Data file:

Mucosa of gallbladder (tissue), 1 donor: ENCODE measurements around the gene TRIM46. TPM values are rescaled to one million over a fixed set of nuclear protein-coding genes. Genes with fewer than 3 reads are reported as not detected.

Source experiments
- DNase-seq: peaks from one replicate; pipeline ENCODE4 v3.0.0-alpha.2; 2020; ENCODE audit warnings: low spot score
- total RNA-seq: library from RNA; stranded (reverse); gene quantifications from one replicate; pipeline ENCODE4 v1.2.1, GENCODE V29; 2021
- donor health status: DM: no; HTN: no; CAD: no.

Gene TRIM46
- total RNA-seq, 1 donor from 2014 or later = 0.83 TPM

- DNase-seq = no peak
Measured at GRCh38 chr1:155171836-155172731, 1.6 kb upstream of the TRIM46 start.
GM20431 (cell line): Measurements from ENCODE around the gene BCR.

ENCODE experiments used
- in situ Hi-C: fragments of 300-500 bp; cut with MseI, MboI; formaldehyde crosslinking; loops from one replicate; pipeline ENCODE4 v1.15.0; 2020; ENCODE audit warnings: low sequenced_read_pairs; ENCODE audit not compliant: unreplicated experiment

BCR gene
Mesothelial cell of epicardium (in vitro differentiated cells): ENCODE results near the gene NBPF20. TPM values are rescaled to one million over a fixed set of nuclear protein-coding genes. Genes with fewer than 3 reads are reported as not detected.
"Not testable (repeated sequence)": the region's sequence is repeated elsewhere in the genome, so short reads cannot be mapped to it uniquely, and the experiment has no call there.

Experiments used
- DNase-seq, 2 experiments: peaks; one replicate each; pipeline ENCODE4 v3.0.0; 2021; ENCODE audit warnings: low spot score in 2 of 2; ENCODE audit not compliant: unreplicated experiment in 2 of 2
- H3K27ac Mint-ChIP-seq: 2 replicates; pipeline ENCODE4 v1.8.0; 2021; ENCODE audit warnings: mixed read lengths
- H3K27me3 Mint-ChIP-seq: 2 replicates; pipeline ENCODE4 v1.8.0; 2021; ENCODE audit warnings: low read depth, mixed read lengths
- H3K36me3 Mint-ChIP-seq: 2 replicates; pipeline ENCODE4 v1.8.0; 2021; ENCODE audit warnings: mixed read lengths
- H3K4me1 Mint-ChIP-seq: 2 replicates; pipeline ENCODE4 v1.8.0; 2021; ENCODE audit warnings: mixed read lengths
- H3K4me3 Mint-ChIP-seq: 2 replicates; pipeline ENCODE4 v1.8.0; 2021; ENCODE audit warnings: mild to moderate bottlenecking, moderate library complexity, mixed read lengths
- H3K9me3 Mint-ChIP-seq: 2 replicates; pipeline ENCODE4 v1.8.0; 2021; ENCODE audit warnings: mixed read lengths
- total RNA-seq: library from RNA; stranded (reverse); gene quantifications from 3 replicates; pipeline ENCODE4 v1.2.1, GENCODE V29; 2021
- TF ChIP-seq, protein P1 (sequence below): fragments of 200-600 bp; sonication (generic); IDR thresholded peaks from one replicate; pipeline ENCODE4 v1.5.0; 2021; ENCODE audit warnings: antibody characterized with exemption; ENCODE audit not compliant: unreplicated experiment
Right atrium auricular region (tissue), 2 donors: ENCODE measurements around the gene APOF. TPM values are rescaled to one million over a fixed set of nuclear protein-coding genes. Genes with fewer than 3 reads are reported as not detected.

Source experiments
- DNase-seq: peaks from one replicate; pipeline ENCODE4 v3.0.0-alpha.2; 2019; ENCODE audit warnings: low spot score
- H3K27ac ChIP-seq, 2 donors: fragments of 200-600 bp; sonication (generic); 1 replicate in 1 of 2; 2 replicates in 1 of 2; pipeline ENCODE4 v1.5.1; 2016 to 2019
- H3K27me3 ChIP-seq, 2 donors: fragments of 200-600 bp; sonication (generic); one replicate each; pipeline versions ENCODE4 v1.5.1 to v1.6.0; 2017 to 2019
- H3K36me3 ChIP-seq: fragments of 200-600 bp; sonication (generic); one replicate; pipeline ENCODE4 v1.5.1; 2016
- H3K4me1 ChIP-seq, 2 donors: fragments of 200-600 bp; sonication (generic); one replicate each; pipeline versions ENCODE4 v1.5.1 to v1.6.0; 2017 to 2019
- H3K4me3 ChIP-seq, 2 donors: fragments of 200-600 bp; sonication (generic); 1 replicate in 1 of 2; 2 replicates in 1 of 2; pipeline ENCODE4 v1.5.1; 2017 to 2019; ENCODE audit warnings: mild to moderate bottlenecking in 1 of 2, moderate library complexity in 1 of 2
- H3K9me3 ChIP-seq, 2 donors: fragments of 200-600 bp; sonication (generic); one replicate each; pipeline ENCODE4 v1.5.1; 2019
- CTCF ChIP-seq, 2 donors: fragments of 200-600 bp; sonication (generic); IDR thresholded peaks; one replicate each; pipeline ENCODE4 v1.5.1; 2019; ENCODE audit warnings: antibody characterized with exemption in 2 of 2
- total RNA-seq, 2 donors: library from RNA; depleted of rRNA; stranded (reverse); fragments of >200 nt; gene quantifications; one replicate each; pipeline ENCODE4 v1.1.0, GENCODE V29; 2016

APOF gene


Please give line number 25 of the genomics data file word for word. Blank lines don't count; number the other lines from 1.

- TF ChIP-seq, protein P1 (sequence below): fragments of 200-600 bp; sonication (generic); IDR thresholded peaks from one replicate; pipeline ENCODE4 v1.5.0; 2021; ENCODE audit warnings: antibody characterized with exemption; ENCODE audit not compliant: unreplicated experiment